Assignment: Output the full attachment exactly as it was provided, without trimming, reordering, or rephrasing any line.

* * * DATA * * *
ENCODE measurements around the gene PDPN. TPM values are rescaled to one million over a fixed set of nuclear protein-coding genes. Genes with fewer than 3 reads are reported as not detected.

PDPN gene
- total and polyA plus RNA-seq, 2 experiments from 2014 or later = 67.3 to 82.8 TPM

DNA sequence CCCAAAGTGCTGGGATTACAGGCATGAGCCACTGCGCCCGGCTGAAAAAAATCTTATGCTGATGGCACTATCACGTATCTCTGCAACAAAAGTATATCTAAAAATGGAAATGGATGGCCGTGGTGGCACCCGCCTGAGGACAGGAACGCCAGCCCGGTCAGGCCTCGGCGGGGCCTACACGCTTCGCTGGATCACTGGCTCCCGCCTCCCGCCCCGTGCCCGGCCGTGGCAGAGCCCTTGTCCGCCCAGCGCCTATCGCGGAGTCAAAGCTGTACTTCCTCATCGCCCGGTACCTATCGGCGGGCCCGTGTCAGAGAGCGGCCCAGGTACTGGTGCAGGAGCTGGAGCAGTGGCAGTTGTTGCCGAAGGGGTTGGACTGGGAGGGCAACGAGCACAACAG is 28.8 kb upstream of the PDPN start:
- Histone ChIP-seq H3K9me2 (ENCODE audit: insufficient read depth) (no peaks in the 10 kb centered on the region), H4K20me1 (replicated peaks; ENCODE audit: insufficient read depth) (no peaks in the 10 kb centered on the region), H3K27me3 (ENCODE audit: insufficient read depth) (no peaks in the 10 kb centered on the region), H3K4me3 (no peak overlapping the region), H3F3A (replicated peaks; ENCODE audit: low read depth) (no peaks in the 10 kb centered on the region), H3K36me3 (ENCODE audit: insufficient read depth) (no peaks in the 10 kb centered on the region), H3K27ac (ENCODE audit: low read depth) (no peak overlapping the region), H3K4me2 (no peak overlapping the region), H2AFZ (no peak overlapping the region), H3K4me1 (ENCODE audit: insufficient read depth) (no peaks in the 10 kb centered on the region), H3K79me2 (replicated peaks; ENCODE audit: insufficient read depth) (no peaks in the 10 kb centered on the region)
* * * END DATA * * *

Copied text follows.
ENCODE measurements around the gene PDPN. TPM values are rescaled to one million over a fixed set of nuclear protein-coding genes. Genes with fewer than 3 reads are reported as not detected.

PDPN gene
- total and polyA plus RNA-seq, 2 experiments from 2014 or later = 67.3 to 82.8 TPM

DNA sequence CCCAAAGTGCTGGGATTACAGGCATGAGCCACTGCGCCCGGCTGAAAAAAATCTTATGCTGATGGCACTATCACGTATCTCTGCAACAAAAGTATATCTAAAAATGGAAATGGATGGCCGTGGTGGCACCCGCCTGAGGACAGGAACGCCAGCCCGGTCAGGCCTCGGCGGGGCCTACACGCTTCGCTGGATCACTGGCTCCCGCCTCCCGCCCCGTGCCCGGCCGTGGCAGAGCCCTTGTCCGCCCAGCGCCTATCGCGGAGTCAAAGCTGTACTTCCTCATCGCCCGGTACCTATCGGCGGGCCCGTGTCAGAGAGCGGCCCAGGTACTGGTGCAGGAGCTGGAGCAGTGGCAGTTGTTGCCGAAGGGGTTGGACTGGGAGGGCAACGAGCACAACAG is 28.8 kb upstream of the PDPN start:
- Histone ChIP-seq H3K9me2 (ENCODE audit: insufficient read depth) (no peaks in the 10 kb centered on the region), H4K20me1 (replicated peaks; ENCODE audit: insufficient read depth) (no peaks in the 10 kb centered on the region), H3K27me3 (ENCODE audit: insufficient read depth) (no peaks in the 10 kb centered on the region), H3K4me3 (no peak overlapping the region), H3F3A (replicated peaks; ENCODE audit: low read depth) (no peaks in the 10 kb centered on the region), H3K36me3 (ENCODE audit: insufficient read depth) (no peaks in the 10 kb centered on the region), H3K27ac (ENCODE audit: low read depth) (no peak overlapping the region), H3K4me2 (no peak overlapping the region), H2AFZ (no peak overlapping the region), H3K4me1 (ENCODE audit: insufficient read depth) (no peaks in the 10 kb centered on the region), H3K79me2 (replicated peaks; ENCODE audit: insufficient read depth) (no peaks in the 10 kb centered on the region)